[¶6] Plaintiffs' malpractice claim against defendants is predicated on an underlying cause of action against Shearson Lehman Brothers Holding, Inc. (Shearson), and other individuals and firms (Shearson defendants) for violations of the Illinois Securities Law. That cause of action arose from plaintiffs' purchases of First Capital Holdings (FCH) stock through Shearson's broker, Michael Steinberg, who was the office manager of Shearson's Peoria, Illinois, office, and a close personal friend of the plaintiffs. Plaintiffs purchased FCH stock between 1987 and 1990.
[¶7] FCH filed for bankruptcy in 1991, and plaintiffs' FCH stock became worthless. That same year, plaintiffs retained defendant law firm to represent them in claims arising from their purchases of the FCH stock. When plaintiffs retained defendant law firm, they had a viable claim against the Shearson defendants for rescission under the Illinois Securities Law. Defendants, however, failed to preserve plaintiffs' cause of action under the Illinois Securities Law by failing to serve the required rescission notice.
[¶8] In 1992, plaintiffs hired new counsel to pursue their claims against the Shearson defendants. Plaintiffs' complaint included their Illinois Securities Law claim, but that claim was dismissed by the circuit court as time-barred.
[¶9] In 1994, plaintiffs filed a malpractice action against the defendant law firm and several of its partners to recover damages plaintiffs would have recovered under the Illinois Securities Law if defendants had properly preserved plaintiffs' claim. In 1996, plaintiffs moved to transfer the malpractice action to the circuit court's commercial calendar. Defendants agreed not to oppose the transfer only if plaintiffs agreed to stipulate that the trial of plaintiffs' malpractice claim would take place only after all claims in the underlying Steinberg case were tried or otherwise resolved. Accordingly, a stipulated order was entered delaying the malpractice trial until resolution of the underlying Steinberg case.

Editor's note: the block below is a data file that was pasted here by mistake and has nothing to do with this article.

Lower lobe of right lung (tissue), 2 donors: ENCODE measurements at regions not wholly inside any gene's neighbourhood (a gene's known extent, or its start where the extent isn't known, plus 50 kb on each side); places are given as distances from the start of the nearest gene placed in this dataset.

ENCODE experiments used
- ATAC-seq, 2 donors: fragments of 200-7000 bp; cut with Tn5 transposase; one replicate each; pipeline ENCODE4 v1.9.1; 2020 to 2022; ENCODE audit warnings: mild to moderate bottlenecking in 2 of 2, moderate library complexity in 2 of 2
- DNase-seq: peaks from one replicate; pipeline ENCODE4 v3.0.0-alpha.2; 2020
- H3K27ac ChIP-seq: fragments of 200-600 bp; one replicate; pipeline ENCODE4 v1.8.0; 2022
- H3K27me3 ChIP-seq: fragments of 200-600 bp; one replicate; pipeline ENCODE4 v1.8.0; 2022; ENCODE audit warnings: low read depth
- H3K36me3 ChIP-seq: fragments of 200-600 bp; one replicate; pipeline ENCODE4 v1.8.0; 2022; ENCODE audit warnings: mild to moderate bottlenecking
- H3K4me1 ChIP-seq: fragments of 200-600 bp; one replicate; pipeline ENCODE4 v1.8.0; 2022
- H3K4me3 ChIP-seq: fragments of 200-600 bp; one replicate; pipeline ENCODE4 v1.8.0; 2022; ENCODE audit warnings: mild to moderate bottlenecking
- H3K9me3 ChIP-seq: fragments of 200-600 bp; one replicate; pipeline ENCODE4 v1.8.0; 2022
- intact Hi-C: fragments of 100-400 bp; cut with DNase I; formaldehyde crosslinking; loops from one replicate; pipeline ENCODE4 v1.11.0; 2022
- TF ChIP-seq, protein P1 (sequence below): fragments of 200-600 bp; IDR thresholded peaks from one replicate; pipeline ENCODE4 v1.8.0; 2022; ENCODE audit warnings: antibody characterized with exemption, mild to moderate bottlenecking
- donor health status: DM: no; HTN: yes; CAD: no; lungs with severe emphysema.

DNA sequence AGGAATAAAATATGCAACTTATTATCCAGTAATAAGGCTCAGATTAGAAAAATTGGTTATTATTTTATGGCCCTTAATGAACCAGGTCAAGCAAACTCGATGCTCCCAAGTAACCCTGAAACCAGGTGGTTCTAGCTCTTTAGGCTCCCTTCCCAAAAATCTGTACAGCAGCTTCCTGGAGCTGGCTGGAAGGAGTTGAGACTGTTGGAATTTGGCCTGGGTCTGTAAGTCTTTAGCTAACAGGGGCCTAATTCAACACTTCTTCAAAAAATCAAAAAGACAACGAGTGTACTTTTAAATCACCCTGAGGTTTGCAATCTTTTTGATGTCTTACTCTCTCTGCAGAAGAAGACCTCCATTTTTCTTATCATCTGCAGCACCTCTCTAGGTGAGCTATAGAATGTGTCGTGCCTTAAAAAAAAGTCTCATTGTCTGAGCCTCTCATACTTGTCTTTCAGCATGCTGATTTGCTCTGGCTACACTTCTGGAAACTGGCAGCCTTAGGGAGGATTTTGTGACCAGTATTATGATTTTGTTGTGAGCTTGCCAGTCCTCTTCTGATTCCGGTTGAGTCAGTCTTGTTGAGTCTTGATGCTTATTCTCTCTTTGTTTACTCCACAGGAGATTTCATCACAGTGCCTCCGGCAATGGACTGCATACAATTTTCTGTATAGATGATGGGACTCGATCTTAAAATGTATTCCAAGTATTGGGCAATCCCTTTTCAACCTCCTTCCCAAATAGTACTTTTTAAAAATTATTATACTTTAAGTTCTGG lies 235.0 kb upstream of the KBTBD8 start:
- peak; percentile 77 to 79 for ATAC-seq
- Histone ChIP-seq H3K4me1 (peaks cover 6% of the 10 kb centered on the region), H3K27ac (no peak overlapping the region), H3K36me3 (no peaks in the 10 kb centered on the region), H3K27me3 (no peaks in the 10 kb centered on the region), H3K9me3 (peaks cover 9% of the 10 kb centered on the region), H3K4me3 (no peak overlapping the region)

[¶10] In 1999, plaintiffs' remaining claims in the underlying Steinberg case were dismissed by the circuit court. The appellate court affirmed the dismissal of the Illinois Securities Law claim as untimely, but reversed and remanded to the trial court plaintiffs' claims against the Shearson defendants for common law fraud and violation of the Illinois Consumer Fraud and Deceptive Business Practices Act (Consumer Fraud Act) (815 ILCS 505/1 et seq. (West 2004)). Goldfine v. Steinberg, 347 Ill.App.3d 1101 (2004) (unpublished order under Supreme Court Rule 23). In 2007, plaintiffs settled those claims for $3.2 million.
[¶11] After reaching settlement in the underlying Steinberg case, the legal malpractice case proceeded to a bench trial that lasted over eight weeks. On July 12, 2010, the trial court found that defendant law firm breached its duties to plaintiffs by failing to preserve plaintiffs' Illinois Securities Law claim and that the loss of that claim was caused by defendant law firm's negligent conduct. The trial court ruled that plaintiffs' damages would be calculated according to the following formula: plaintiffs' $3.2 million settlement would be deducted from the total they paid for their 11 stock purchases, and then 10% interest would be calculated on the remaining amount based on the various dates of the stock purchases. The trial court ordered the parties to calculate the exact amount to enter in a judgment order, ordered plaintiffs to prepare the judgment order, and gave plaintiffs leave to file a petition for attorney fees.